The best part of all? Undoubtedly the dialogue?it's actually well written this time, with no (okay, very few) typos and non sequiturs. It's great to see such an expertly crafted and epic title like this one get the English treatment it deserves.
Suikoden III was quite a surprising experience for me. The battles are tough, there's a lot more story, developed characters, more everything. What's more, there are a number of returning characters that fans of the series are sure to recognize in surprising roles which is sure to be a kicker.
All games have their rough spots, and Suikoden III is no different. If you can look past it's flaws like I did, you will probably find yourself insanely attached to the games many memorable characters, picking fights with monsters to find those antiques to decorate your mansion with, searching for that last character that you know must be there, and forgetting that the sun is going down outside.
Tout d’abord, on peux remarquer que si l’on analyse les différentes composantes de ce jeu (graphismes, scenario etc…), on s’aperçoit qu’il y en a une partie moyenne et l’autre bonne (pour schématiser). Mais lorsque l’on additionne tout ça, le résultat est supérieur à la somme de tous ces éléments puisque le jeu est vraiment excellent. Et c’est selon moi, un peu la marque de fabrique de cette série. Faire un jeu excellent avec des ingrédients qui ne le sont pas forcément. Donner l’avantage au fond sur la forme en quelque sorte.
Though it has its flaws, those flaws are easily forgettable in the face of an otherwise brilliant story. The translation is actually solid and well done, a surprise to many Suikoden fans, I'm sure. In short: Suikoden III is definitely worth playing, both for fans of the series and RPG nuts who've never played a Suikoden game.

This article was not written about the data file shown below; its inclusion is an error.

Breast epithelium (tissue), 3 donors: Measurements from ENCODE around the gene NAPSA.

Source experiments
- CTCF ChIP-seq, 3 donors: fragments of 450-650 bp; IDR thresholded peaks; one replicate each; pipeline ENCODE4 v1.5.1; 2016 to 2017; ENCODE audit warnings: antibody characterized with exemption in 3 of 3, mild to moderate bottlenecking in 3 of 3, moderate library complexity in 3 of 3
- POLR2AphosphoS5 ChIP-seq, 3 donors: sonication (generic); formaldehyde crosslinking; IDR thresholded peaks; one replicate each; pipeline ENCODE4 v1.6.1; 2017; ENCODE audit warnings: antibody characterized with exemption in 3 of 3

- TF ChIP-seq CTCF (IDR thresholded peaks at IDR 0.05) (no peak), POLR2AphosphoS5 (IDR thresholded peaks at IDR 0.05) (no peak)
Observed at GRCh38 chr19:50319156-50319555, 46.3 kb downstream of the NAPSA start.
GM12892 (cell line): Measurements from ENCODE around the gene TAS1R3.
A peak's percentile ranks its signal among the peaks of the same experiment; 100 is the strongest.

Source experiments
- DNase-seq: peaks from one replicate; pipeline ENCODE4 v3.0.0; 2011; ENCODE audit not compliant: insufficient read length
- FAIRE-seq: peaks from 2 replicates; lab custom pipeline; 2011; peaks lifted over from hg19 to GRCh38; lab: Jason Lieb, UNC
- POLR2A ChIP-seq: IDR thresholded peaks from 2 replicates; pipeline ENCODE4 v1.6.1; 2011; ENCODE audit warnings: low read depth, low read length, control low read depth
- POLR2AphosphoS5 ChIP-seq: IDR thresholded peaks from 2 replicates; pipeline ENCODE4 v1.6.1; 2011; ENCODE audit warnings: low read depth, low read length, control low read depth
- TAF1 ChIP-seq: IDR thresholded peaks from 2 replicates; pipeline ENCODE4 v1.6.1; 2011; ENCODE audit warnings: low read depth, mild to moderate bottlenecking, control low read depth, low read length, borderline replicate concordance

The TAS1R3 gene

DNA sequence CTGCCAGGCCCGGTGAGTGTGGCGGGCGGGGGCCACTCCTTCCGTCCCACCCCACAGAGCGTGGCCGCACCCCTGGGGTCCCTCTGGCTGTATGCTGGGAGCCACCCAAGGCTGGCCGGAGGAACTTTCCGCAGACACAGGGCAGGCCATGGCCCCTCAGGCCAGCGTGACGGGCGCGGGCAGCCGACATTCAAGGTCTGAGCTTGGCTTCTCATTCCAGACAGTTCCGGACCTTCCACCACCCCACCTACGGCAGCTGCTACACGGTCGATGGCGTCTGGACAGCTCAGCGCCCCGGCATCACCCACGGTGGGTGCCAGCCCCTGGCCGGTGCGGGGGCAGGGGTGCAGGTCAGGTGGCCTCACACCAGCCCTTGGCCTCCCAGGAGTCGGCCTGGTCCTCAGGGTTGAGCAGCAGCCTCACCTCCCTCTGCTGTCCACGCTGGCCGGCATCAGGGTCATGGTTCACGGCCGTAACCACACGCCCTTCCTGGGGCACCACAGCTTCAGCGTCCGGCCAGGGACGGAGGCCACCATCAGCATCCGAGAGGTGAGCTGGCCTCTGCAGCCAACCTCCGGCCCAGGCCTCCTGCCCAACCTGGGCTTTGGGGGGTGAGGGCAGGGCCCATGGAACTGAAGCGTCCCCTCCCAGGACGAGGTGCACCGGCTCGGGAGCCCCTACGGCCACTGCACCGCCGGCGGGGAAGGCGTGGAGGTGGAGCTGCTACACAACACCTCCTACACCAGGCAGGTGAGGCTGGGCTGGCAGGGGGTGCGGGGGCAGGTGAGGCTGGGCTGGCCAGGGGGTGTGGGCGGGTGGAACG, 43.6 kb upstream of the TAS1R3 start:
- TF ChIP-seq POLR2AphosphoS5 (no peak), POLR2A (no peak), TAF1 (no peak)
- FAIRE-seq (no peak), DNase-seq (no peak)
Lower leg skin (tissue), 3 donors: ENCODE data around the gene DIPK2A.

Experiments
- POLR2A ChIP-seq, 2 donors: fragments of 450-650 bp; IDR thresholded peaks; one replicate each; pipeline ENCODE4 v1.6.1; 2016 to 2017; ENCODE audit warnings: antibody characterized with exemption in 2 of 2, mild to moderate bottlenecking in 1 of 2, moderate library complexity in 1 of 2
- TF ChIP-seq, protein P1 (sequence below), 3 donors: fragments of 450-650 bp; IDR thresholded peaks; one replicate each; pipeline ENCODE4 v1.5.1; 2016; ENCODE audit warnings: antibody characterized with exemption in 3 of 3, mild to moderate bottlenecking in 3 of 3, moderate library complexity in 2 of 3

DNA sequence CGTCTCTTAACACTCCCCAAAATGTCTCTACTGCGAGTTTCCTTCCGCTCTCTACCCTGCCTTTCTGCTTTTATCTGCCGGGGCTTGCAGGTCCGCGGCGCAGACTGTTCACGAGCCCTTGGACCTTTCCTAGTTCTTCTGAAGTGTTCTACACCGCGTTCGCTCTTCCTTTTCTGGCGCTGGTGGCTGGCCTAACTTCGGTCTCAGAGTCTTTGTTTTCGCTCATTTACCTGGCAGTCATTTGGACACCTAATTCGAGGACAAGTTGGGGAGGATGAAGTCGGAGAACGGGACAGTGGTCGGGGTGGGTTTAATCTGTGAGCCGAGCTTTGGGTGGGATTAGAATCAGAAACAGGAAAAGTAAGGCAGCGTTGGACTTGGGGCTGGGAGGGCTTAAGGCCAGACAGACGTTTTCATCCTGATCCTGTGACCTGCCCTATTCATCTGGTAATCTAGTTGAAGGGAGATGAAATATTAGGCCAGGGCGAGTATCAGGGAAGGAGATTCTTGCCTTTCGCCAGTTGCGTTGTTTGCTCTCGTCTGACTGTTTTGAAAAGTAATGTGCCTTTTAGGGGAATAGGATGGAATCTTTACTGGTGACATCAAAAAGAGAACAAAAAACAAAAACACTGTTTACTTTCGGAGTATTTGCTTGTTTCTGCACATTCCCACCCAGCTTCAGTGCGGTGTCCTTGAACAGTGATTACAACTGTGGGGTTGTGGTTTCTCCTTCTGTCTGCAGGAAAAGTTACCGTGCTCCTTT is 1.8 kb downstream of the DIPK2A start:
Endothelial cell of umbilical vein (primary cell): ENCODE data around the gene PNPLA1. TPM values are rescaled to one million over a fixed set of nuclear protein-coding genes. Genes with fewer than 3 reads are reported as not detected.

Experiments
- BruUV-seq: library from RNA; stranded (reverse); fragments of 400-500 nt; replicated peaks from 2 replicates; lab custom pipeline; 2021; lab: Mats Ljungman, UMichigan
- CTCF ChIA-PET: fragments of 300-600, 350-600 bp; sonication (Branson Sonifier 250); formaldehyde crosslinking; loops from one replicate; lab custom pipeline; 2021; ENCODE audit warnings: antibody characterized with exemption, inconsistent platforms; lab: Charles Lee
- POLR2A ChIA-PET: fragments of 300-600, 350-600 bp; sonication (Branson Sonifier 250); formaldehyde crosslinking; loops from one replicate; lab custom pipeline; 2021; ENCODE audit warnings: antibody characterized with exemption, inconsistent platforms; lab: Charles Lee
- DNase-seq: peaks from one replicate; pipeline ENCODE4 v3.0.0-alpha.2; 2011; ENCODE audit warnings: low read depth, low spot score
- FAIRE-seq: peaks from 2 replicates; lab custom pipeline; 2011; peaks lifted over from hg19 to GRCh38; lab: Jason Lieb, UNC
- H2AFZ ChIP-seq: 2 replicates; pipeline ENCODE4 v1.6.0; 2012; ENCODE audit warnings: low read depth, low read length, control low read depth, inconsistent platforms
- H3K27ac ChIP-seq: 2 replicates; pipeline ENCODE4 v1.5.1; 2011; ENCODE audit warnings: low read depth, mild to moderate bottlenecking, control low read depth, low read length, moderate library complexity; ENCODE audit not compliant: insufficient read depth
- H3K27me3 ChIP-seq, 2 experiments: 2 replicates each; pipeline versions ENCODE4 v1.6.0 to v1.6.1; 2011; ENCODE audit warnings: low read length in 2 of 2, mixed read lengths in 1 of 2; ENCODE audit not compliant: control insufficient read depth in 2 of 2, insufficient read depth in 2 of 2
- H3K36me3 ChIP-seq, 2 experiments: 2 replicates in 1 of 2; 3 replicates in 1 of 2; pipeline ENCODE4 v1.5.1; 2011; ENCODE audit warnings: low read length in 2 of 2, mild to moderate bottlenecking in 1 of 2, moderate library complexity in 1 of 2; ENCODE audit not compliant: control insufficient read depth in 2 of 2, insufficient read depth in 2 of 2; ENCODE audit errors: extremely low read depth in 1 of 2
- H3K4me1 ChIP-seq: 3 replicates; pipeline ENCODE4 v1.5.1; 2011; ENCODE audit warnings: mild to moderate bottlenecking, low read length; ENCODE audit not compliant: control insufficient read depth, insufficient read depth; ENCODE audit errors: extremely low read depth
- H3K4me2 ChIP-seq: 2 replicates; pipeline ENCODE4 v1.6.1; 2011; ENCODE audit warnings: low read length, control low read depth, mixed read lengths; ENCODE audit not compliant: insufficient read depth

Although it has some technical issues and has some dated gameplay features, Suikoden III's enormous breadth, creative triptych storytelling approach and monstrous character list give it a distinct edge. With so many RPGs out for the PS2 in this season alone, it can be tough figuring out which one is right for you. As far as I can see it, Suikoden III has enough to satisfy just about every RPG gamer.
The bottom line is: if you enjoyed the previous two games, you'll more than likely get on very well with this gem. Sure, a lot has changed since it's pixellated beginnings but that's evolution for you. While not every change has been for the better, many others manage to improve the experience - these are what keep the game fresh while remaining notably true to the Suikoden world. It's no way flawless but Suikoden III is as good an RPG as you`ll find on the PS2 at the moment, offering a huge and absorbing experience.
And that's my review for Suikoden III, a game badly in need of polish that manages to hook you anyway. I wasn't able to get all the little details, but at least I can confidently say I didn't need to rip off GameSpot to turn in a decent review. Thank you, and good night.